“It pushed me forward. I evolved and became a stronger, confident person. There are some brilliant counsellors, brilliant people, programs for younger people. Anyone from the ages of 12 to 25 can walk in and automatically are helped by a counsellor.’’
Hope says Headspace and events like R U OK? Day have helped him to learn about his strengths as a survivor. Through his music, he hopes to inspire people not to give up on their dreams and to not let past experiences dictate the future.
“I think it can never be underestimated how important it is to ask are you OK?
“Everyone needs to know someone cares. It can make a huge difference.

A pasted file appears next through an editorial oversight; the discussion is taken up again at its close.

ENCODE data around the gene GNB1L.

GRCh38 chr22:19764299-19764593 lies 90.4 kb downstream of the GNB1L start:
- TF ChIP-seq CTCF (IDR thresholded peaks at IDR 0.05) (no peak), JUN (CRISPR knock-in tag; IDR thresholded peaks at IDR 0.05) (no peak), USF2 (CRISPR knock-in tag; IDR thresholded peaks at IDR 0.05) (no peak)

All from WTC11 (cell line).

“I would like to throw out a challenge to young people: connect with someone you normally wouldn’t because you think they are too shy, quiet, sad, different and have a chat.
“With R U OK? Day, the whole concept of asking are they OK can change their life. It can mean a 100 per cent to someone who is going through anxiety, bullied, depression.”
For help and support phone:
Lifeline: 13 11 14, 24/7 crisis support
Suicide Call Back Service: 1300 659 467
Headspace Maroochydore: 5409 4900 (located in Evans Street, Maroochydore)
Kids Helpline: 1800 55 1800
Beyond Blue: 1300 22 4636